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Oil rebounds from below US$30 as threat of more declines persists
[HONG KONG] Oil bounced back after tumbling below US$30 a barrel for the first time in 12 years. A persistent oversupply means prices still haven't staved off the threat of further declines.
Futures rose as much as 2.2 per cent in New York, after dropping 3.1 per cent on Tuesday. While the industry-funded American Petroleum Institute was said to report US inventories fell 3.9 million barrels last week, government data on Wednesday is forecast to show supplies expanded. The world is now "confronting $20 oil," according to Citigroup Inc.
"The big picture for the market is still oversupply," David Lennox, an analyst at Fat Prophets in Sydney, said by phone. "It's going to be a tough couple of months for prices, US$30 oil is very painful."
Crude lost 18 per cent the previous seven sessions, the most since 2009, as volatility in Chinese markets fueled a rout in global equities and US supplies remained about 100 million barrels above the five-year average. BP Plc plans to cut 4,000 jobs, Petroleo Brasileiro SA slashed its spending plan and Malaysia's Petroliam Nasional Bhd warned that it faces several tough years.
West Texas Intermediate for February delivery climbed as much as 66 cents to US$31.10 a barrel on the New York Mercantile Exchange and was US$30.82 at 10.57am Hong Kong time.
The contract closed 97 cents lower at US$30.44 on Tuesday after slipping to as low as US$29.93. Total volume traded was about 65 per cent above the 100-day average. Prices lost 30 per cent last year.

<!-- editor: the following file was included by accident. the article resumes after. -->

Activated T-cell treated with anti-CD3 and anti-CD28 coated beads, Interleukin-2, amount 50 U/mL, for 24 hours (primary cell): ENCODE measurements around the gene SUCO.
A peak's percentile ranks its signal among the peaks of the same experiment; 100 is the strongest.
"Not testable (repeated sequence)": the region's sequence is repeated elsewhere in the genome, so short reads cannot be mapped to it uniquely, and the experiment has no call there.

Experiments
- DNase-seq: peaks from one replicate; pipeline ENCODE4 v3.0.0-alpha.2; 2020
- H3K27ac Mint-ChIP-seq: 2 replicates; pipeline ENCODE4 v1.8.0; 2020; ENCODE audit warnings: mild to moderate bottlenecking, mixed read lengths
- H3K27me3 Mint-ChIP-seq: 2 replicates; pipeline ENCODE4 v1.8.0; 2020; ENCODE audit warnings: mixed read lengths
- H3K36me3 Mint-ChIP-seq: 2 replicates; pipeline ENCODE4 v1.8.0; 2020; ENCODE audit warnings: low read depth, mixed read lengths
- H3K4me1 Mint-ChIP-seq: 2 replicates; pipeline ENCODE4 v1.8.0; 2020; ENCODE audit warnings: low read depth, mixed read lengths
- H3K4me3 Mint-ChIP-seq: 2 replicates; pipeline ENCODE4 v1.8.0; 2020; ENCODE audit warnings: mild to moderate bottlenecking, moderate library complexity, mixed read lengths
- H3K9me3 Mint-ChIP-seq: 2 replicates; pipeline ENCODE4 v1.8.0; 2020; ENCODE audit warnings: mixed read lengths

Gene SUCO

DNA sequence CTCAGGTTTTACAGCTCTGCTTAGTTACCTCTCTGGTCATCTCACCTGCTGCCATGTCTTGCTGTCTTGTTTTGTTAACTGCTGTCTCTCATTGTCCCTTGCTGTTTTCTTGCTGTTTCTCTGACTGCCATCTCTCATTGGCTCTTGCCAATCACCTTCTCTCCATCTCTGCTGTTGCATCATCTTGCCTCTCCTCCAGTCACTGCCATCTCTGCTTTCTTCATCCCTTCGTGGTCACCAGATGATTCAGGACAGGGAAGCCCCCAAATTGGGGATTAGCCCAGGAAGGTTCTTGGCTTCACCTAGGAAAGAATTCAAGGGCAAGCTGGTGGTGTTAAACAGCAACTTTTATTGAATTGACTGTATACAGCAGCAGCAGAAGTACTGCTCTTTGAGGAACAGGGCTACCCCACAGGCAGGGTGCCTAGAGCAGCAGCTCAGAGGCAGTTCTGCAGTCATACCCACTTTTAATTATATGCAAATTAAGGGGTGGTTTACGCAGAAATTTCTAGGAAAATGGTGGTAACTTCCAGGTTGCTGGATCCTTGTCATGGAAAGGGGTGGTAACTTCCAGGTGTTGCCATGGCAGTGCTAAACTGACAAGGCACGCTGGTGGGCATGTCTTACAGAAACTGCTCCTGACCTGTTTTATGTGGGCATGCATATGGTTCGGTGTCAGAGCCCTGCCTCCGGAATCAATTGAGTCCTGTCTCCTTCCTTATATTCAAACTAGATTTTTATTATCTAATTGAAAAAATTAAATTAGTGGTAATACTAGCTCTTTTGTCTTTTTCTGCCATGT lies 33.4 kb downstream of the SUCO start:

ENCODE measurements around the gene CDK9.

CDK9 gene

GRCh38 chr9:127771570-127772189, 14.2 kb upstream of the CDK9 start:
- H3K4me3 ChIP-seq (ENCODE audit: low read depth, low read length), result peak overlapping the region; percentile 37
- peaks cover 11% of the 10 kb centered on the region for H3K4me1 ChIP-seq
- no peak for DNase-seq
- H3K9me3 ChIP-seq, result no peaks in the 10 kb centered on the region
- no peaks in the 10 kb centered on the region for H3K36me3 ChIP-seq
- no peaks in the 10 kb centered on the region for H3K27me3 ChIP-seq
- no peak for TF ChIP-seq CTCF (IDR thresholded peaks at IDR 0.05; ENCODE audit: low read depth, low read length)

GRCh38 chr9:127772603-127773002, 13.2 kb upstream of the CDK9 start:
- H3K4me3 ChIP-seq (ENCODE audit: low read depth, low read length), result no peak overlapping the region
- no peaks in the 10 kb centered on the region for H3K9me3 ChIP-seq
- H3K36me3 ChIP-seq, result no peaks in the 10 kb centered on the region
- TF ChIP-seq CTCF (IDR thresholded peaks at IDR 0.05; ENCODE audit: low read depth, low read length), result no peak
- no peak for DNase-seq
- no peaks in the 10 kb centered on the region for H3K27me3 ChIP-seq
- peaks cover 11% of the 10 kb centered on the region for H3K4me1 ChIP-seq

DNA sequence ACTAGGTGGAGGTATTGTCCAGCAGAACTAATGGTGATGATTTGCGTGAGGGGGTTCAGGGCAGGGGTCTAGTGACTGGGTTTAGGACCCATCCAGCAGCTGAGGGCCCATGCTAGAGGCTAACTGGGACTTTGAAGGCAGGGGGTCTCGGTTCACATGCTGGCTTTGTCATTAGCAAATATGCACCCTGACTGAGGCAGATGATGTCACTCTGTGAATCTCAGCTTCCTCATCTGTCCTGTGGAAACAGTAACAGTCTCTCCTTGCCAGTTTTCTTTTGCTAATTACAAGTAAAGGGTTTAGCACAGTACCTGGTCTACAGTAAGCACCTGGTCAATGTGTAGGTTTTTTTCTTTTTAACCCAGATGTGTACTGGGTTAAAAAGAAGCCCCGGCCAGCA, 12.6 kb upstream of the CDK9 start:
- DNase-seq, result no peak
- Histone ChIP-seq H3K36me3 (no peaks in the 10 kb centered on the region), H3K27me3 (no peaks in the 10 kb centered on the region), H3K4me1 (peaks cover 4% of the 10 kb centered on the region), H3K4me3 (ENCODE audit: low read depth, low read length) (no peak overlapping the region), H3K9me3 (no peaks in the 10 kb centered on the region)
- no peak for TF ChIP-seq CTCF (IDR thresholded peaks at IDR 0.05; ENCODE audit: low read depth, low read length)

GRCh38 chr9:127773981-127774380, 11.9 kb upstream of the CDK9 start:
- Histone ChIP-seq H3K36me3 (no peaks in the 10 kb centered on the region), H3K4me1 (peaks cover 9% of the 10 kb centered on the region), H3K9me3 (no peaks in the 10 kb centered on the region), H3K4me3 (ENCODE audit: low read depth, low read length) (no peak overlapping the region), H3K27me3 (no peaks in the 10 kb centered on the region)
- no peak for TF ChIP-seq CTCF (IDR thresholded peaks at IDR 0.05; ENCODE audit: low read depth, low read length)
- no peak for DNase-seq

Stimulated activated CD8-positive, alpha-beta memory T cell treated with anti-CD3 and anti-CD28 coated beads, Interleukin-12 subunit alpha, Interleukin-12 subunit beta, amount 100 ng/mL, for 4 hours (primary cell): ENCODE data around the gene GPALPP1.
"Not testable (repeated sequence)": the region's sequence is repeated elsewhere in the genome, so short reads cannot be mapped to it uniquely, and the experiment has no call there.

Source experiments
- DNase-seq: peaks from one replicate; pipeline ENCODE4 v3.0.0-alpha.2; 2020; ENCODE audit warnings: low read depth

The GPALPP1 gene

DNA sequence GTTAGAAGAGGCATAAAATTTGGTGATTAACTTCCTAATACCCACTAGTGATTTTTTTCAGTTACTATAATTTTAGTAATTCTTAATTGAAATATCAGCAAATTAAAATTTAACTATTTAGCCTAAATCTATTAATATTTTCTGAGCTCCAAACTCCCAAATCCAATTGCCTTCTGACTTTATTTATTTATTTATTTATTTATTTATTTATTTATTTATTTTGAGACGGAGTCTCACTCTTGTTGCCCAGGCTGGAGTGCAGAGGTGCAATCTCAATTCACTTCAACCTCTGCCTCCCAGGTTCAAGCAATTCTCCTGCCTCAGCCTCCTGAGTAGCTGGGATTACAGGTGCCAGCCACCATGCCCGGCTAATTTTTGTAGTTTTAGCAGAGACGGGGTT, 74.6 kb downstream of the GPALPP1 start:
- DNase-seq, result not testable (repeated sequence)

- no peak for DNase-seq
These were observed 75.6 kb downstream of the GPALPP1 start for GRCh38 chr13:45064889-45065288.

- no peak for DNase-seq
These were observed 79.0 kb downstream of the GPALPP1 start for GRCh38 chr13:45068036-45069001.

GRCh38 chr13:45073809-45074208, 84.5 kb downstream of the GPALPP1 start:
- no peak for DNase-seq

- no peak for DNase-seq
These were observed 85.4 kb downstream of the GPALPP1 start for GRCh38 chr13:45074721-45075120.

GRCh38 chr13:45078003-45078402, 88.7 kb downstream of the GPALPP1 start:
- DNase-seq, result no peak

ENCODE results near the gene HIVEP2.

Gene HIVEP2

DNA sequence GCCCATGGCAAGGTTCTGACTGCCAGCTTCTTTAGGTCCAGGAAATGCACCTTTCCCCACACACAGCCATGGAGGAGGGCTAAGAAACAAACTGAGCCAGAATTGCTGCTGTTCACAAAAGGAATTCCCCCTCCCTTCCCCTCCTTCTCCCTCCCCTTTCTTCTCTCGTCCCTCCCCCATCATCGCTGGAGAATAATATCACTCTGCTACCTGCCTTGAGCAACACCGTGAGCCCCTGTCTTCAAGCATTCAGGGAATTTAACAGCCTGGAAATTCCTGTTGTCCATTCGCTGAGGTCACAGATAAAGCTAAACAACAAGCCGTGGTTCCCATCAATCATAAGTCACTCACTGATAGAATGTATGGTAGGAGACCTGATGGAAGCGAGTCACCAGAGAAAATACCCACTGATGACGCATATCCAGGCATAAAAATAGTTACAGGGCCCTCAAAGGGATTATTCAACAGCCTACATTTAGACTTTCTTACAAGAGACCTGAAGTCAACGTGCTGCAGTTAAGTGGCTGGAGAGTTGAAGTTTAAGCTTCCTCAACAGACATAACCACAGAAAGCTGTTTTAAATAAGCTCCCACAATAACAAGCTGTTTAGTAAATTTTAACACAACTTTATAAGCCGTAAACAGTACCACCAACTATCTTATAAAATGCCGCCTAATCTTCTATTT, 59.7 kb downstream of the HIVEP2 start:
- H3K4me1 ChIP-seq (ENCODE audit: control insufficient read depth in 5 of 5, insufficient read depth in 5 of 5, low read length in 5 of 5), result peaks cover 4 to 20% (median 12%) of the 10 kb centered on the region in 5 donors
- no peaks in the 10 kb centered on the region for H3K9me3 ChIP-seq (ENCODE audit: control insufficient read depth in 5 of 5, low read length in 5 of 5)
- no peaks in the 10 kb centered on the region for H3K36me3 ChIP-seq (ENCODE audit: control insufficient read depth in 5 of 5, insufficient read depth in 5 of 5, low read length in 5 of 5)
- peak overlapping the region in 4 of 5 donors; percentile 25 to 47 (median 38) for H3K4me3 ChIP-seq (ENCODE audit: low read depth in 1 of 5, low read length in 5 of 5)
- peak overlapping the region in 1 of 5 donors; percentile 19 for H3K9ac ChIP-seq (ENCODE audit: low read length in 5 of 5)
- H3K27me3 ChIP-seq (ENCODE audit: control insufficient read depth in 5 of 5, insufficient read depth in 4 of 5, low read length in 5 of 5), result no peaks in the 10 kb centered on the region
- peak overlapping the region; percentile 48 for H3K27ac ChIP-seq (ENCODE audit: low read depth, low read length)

Brent for February settlement gained as much as 48 cents, or 1.6 per cent to US$31.34 a barrel on the London-based ICE Futures Europe exchange. The contract slid 69 cents, or 2.2 per cent, to US$30.86 on Tuesday, the lowest close since April 2004. The European benchmark crude was at a premium of 35 cents to WTI.
Supplies at Cushing, Oklahoma, the delivery point for New York futures and the biggest US oil-storage hub, declined by 300,000 barrels last week, the API said on Tuesday, according to a person familiar with the figures. Nationwide inventories probably rose by 2 million barrels through Jan 8, according to a Bloomberg survey before an Energy Information Administration report.
The EIA cut its 2016 forecast for WTI by 24 per cent to US$38.54 a barrel, according to its monthly Short-Term Energy Outlook on Tuesday. US output will drop an average 700,000 barrels a day in 2016, and an additional 270,000 barrels a day next year, the report showed. Production averaged 9.2 million barrels a day through Jan 1, according to EIA's weekly data.
"The US$20 number is something you have to talk about," Ed Morse, the global head of commodities research at Citigroup, said on Tuesday in Calgary. "When you've seen a US$10 price slide and WTI is trading just slightly above US$30, the likelihood is fairly great. Clearly oil markets cannot maintain a price at below the US$30 level for very long. The question is how much longer."